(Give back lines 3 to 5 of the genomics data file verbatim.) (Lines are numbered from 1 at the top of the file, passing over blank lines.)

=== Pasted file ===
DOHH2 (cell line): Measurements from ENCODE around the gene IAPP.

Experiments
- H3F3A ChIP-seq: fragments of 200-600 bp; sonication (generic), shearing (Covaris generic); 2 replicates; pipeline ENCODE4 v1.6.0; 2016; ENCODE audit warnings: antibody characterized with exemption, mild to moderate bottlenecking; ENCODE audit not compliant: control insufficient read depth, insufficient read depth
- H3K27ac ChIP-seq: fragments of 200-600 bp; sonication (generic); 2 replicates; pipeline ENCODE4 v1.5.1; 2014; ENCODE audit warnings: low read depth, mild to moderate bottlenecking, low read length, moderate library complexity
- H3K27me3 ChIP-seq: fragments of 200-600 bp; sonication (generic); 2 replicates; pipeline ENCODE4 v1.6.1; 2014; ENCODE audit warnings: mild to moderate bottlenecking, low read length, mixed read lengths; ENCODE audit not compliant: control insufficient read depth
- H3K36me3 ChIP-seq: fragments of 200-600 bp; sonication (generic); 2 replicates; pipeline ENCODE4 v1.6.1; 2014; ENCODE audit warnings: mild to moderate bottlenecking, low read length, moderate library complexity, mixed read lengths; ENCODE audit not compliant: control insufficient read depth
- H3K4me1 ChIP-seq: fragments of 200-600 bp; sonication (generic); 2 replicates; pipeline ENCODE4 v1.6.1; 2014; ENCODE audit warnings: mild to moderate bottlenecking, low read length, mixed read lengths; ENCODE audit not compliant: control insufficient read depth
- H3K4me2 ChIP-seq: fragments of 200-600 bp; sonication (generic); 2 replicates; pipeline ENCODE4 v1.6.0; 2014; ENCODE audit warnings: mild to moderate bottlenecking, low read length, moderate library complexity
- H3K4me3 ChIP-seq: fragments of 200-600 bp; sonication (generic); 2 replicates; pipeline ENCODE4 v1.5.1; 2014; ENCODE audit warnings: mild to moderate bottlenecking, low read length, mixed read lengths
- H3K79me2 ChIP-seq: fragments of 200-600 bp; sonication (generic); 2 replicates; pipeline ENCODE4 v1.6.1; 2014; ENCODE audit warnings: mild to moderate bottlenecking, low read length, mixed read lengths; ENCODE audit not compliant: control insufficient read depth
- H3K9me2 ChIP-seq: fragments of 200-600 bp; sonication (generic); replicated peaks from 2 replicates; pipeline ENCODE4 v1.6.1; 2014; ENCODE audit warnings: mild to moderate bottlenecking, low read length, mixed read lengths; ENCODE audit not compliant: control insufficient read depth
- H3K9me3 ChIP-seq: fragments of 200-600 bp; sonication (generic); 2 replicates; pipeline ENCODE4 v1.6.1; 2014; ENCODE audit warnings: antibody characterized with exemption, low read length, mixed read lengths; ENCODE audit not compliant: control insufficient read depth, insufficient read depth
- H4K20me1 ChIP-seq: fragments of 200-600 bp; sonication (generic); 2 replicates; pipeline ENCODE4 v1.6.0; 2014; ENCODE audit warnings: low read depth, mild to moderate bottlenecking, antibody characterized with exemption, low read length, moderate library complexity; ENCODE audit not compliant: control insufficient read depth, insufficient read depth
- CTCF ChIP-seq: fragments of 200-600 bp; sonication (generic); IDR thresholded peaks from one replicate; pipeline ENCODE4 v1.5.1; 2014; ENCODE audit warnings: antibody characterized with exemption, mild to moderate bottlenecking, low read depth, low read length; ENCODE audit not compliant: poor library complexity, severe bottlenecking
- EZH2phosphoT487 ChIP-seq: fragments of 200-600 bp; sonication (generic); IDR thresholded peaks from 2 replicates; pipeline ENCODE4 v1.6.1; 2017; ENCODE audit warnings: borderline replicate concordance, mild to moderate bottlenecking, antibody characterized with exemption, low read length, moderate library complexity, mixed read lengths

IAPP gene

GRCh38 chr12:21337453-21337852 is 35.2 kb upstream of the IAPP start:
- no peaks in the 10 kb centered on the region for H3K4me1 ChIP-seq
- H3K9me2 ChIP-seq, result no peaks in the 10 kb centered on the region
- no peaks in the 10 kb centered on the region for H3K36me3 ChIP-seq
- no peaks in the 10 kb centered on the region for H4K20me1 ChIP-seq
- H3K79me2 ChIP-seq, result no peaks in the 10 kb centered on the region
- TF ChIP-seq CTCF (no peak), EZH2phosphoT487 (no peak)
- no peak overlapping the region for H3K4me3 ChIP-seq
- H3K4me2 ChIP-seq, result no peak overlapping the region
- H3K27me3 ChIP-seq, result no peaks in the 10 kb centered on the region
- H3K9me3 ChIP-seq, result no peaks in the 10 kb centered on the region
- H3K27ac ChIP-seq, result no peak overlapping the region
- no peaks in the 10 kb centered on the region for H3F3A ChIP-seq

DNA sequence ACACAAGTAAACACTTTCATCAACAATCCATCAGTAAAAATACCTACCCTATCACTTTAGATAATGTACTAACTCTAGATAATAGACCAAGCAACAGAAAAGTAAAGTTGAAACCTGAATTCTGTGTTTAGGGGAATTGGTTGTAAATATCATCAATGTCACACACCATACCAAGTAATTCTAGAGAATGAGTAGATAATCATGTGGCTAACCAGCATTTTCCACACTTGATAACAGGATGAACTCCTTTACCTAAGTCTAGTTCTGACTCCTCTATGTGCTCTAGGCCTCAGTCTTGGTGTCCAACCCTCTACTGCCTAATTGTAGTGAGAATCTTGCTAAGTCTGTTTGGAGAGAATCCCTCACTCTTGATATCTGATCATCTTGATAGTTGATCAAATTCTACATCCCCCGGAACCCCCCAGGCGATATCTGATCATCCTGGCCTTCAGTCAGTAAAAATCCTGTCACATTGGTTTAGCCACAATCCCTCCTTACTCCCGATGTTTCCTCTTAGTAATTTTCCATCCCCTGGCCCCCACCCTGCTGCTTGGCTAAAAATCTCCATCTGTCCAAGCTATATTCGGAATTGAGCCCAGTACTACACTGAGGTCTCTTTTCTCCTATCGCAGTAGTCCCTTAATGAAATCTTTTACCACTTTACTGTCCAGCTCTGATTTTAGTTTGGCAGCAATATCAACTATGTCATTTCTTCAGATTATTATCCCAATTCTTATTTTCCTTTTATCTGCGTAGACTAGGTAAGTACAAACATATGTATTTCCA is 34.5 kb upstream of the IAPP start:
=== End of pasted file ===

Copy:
- H3F3A ChIP-seq: fragments of 200-600 bp; sonication (generic), shearing (Covaris generic); 2 replicates; pipeline ENCODE4 v1.6.0; 2016; ENCODE audit warnings: antibody characterized with exemption, mild to moderate bottlenecking; ENCODE audit not compliant: control insufficient read depth, insufficient read depth
- H3K27ac ChIP-seq: fragments of 200-600 bp; sonication (generic); 2 replicates; pipeline ENCODE4 v1.5.1; 2014; ENCODE audit warnings: low read depth, mild to moderate bottlenecking, low read length, moderate library complexity
- H3K27me3 ChIP-seq: fragments of 200-600 bp; sonication (generic); 2 replicates; pipeline ENCODE4 v1.6.1; 2014; ENCODE audit warnings: mild to moderate bottlenecking, low read length, mixed read lengths; ENCODE audit not compliant: control insufficient read depth